A decade of business evolution was compressed into a single year, of necessity. Companies learned to deal with a remote workforce and found it good. So did the workers. Electronic commerce went from being a luxury to a necessity. New jobs were created in warehousing and delivery, while those in retailing and wholesaling disappeared.
Now that the pandemic is easing, we’re not going back. Companies that force people back into offices are going to find themselves at a disadvantage. The acceleration of cloud means many jobs are gone for good.
There are some who think this means we’ll all be living separate lives after this. I don’t think so. That’s not how things went after 1918. On the contrary, people became desperate for other people, for life, and for meaning. They didn’t call it the Roaring 20s for nothing.
What this means for urban design sounds obvious. It means the zoning segregation of business, residential and retail must go. Housing should also be less segregated. Give people a living wage, give all people basic services, and the crime rate will plummet. People of varying incomes can live together if they’re not in desperate fear of one another. I know this. I’ve lived in such a place for most of my life.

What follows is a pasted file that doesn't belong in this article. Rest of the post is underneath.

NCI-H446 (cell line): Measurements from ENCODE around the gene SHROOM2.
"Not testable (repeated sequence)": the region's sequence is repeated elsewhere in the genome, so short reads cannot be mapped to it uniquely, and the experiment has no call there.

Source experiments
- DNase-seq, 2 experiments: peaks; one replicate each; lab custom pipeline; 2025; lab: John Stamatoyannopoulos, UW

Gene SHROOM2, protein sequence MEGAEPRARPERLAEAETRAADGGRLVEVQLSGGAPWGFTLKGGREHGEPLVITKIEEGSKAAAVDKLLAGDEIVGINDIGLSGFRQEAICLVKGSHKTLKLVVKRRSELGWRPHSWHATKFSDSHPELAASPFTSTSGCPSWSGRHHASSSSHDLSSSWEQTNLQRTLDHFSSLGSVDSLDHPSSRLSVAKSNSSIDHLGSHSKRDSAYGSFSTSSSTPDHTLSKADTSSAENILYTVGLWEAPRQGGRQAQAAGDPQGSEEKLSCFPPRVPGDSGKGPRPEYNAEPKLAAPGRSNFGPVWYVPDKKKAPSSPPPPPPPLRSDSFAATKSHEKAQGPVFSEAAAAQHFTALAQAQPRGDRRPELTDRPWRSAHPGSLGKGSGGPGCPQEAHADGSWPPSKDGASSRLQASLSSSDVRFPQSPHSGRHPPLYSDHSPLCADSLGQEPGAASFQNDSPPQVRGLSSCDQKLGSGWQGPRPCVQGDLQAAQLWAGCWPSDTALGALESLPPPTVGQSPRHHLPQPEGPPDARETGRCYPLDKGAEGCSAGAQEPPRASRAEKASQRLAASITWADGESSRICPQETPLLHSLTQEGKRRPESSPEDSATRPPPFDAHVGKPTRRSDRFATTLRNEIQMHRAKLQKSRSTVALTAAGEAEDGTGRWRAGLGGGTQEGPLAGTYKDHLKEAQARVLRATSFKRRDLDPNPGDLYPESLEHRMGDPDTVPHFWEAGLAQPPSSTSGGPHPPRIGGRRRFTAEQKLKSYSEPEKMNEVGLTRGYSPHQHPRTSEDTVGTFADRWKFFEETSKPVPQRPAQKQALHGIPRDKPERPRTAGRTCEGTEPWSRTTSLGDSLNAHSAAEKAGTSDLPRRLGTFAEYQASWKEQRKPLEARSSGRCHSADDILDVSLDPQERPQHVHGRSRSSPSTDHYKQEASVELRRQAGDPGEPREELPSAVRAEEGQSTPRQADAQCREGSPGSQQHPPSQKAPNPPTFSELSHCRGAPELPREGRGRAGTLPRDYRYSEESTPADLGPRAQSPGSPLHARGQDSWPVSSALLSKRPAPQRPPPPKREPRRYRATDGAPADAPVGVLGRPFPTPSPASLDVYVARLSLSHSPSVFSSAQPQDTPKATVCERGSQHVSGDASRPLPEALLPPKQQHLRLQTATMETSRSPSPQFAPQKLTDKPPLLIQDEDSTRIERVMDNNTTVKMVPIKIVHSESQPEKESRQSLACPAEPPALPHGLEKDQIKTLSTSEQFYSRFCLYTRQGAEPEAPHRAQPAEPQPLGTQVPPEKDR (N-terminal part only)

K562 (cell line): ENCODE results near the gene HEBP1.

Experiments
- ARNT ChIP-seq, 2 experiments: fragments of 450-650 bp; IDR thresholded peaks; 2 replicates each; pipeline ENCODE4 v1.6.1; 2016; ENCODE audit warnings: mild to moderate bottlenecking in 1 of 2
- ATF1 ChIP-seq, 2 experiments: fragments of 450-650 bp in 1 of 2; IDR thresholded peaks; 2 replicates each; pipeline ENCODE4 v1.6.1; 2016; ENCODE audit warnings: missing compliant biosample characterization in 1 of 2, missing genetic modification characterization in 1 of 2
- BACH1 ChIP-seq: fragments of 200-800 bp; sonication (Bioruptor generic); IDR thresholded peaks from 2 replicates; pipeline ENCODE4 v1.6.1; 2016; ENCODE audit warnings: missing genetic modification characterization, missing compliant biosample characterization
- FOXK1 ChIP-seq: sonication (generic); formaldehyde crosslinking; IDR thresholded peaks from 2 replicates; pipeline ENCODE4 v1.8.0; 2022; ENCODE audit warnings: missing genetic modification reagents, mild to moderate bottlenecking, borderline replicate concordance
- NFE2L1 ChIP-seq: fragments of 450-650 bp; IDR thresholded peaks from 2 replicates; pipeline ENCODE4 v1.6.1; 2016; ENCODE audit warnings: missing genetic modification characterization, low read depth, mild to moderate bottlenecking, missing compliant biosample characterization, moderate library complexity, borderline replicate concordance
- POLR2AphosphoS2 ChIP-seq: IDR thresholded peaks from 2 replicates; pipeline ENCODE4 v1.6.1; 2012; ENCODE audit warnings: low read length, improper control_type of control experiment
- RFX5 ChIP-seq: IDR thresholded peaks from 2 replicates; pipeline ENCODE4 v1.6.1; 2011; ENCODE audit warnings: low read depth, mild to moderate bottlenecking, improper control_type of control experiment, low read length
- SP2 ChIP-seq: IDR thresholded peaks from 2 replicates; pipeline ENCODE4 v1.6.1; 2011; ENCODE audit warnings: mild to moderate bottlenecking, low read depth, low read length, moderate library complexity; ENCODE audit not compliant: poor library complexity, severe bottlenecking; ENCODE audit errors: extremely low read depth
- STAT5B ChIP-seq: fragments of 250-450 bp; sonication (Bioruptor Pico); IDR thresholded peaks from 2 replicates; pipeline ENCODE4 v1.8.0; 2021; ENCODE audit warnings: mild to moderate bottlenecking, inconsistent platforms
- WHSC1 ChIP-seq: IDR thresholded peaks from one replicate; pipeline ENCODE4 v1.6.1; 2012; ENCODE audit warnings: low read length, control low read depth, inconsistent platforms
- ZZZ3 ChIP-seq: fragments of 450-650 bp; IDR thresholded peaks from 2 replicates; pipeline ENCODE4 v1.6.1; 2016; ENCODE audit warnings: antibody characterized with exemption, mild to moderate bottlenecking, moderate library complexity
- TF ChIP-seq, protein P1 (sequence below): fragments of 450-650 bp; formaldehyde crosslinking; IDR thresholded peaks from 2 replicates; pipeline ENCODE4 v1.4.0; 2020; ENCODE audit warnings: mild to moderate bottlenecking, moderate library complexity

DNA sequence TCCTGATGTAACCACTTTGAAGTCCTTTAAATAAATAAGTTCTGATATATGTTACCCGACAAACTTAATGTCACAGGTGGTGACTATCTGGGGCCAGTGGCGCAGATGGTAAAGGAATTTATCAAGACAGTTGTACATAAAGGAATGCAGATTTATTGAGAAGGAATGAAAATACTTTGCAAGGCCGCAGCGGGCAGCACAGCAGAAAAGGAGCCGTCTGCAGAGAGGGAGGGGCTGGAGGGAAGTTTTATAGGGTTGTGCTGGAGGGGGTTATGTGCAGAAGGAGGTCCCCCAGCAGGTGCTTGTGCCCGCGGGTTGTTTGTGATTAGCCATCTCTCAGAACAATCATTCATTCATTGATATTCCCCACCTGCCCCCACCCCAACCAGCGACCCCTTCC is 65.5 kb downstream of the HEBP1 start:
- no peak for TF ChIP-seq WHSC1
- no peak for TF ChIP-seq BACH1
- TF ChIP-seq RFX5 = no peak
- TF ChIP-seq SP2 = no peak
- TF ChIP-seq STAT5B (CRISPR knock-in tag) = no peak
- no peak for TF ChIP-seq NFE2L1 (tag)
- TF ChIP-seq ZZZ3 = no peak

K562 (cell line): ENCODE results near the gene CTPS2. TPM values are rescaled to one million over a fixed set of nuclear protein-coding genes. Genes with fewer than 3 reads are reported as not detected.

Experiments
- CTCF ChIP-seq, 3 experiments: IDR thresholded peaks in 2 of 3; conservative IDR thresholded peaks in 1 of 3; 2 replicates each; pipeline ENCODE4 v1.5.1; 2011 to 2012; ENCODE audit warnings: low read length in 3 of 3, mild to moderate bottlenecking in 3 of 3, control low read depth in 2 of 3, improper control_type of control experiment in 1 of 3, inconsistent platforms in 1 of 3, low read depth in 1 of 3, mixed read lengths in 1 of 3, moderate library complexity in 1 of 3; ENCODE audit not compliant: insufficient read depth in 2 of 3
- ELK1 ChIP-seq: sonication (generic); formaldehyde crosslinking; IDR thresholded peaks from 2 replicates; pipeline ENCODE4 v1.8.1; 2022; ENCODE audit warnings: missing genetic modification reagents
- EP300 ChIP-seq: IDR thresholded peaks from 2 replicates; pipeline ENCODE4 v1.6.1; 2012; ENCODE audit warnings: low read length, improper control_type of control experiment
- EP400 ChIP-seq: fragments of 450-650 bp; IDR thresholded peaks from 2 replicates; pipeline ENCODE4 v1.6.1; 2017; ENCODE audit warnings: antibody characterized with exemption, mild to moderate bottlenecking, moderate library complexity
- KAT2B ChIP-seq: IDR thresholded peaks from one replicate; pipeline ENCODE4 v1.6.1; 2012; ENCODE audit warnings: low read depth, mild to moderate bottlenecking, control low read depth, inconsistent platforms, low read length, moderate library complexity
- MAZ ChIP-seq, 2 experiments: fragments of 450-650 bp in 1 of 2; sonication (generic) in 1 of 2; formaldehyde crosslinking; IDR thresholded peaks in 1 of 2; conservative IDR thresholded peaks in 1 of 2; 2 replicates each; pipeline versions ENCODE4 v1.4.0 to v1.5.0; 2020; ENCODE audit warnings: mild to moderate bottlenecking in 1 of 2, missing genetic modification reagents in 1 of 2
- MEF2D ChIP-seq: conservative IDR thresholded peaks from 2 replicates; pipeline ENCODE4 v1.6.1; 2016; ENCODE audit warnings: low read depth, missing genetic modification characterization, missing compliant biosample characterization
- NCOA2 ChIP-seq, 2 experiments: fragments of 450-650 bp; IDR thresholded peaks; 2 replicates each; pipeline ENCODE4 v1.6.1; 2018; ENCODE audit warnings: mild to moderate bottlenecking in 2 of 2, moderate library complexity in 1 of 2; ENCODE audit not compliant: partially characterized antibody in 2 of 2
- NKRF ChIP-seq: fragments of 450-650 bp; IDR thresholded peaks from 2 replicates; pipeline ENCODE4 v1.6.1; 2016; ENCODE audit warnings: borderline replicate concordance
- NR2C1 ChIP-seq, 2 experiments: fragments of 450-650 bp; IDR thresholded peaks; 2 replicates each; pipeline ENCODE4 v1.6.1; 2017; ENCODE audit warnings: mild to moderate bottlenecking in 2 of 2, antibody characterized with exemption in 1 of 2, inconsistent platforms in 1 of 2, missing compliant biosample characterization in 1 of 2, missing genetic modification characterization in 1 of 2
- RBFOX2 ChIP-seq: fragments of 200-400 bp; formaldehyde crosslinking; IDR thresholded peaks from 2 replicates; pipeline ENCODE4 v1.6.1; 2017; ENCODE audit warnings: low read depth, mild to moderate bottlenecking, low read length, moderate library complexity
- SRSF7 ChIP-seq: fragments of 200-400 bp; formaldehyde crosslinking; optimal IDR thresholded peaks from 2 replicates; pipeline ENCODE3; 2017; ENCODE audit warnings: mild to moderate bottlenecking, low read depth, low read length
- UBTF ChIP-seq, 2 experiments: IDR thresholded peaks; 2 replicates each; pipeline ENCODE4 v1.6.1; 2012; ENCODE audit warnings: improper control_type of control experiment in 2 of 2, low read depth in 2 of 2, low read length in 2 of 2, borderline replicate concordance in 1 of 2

Governments aren’t ready for it. We’re talking about cities as a collection of walkable villages. We’re talking about breaking office towers into apartments, just as we once turned factories and warehouses into lofts. The main employment centers, the places people will still commute to, will be dependent on expensive machinery, mainly warehouses, hospitals and universities.
Here, too, the word will be diversity. Housing, offices, and retail need to mix. You don’t have to drive to buy things. Wherever there’s density we also need many more parks. Urban centers need to be made truly livable or they’ll die.
But that’s not what I’m seeing. Instead, I’m seeing a cry for “affordable housing” that’s building new ghettoes, thousands of tiny apartments isolated from shopping and offices. I’m seeing exurban leaders looking to build more roads into the wilderness, lined with cul-de-sacs and strip malls.
Breaking this up, making real physical change happen that accommodates the needs of both the upper and lower middle class, is going to be the big governance challenge of this decade.